Reviews

The Norwegian and the Swede

Strindberg insisted on several occasions that his misogyny was entirely theoretical, but The Father is such a full-throated expression of hatred that this is hard to believe. Around the time he wrote the play, he prophesized a coming war of the sexes that would lead to a barbarous matriarchy and declared, “I shall fight as […]

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Reviews

Et cetera

Neil LaBute has always struck me as occasionally nastily observant but mostly just plain nasty, though his play Some Girl(s), currently running at the Chain Theatre, suffers more from endless tedium than anything else; “predictably shocking” is an oxymoron, and once you figure out what Mr. LaBute is up to, he loses about ninety percent […]

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Reviews

People Hurt Me—So I Hurt Them Back

“It is a curious subject of observation and inquiry,” writes Nathaniel Hawthorne in The Scarlet Letter, “whether hatred and love be not the same thing at bottom.”  This certainly seems to be the case in August Strindberg’s The Dance of Death, a brutal exercise in misanthropy during which an elderly military captain, Edgar (Daniel Davis), […]

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Reviews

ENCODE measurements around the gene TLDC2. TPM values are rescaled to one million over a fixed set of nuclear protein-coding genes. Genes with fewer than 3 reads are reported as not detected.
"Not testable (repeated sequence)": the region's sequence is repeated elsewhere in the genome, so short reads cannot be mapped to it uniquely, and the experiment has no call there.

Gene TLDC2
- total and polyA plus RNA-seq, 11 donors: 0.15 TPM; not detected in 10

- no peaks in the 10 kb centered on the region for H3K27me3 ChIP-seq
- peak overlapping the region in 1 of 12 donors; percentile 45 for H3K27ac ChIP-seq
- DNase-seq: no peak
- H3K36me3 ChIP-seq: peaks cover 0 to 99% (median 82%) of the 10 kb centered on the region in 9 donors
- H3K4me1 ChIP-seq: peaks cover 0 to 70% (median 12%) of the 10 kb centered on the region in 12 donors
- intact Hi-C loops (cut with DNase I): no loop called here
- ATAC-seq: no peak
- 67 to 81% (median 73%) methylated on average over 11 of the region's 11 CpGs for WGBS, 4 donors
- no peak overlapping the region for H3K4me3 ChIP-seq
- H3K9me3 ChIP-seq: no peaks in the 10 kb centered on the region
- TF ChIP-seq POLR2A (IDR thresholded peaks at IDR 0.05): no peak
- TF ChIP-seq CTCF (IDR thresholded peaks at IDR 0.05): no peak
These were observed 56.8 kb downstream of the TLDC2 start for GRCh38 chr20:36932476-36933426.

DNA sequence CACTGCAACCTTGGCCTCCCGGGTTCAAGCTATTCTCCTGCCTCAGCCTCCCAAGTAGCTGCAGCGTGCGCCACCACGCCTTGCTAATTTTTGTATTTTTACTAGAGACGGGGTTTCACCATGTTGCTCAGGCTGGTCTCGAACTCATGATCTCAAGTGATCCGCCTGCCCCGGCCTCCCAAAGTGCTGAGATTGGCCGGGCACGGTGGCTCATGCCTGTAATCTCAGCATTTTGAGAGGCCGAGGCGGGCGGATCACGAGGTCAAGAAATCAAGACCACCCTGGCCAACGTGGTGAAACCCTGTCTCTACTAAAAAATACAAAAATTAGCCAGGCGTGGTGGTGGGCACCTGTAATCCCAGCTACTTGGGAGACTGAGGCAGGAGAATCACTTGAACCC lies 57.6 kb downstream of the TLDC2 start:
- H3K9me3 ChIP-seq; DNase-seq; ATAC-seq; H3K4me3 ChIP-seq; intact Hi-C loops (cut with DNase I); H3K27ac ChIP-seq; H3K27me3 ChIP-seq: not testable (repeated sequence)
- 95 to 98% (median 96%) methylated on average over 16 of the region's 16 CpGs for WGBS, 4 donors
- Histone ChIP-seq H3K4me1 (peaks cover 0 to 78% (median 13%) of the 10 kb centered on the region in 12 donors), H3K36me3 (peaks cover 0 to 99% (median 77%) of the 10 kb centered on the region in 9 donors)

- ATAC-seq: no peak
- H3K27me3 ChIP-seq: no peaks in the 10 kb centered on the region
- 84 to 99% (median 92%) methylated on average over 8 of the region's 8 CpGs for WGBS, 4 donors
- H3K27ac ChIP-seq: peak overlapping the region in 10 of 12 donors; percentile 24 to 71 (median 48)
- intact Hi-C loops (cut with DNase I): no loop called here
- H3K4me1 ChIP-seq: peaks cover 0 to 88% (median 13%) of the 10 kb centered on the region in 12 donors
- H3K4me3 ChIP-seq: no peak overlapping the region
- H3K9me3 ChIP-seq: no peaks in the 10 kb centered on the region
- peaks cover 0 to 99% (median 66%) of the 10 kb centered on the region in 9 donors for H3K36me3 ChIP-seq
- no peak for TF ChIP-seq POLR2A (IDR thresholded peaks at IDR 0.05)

In What Land of Dreams I Am Living I Know Not

August Strindberg, who isn’t known for his cheerfulness, was especially depressed while composing what he called the “child of my greatest pain” and considered suicide two months before completing it: “The impulse to die by my own hand grows stronger,” he wrote in his diary.  The finished work, A Dream Play, reads a bit like […]

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Reviews

For Many Be Called, But Few Chosen

When you walk into the Drilling Company, a small theater on the Upper West Side, the woman who plays the title role in Miss Julie, Louise Seyffert, shuffles out of her dressing room to check your reservation.  The lobby, marked by a wheezing heater, has a few chairs, a couple of cans of coke, a […]

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Reviews

Is He Up Yet? Strindberg’s Playing with Fire at the New School

August Strindberg’s “cynical life” one-act Playing with Fire is a powder keg of emotional repression: Newt (Nathan James), a rich but unsuccessful painter, has never cared more than passingly for his wife Kerstin (Toccarra Cash).  They remain cordial to each other but turn elsewhere for love and lust.  Knut satisfies himself with cousin Adele (Jaleesa […]

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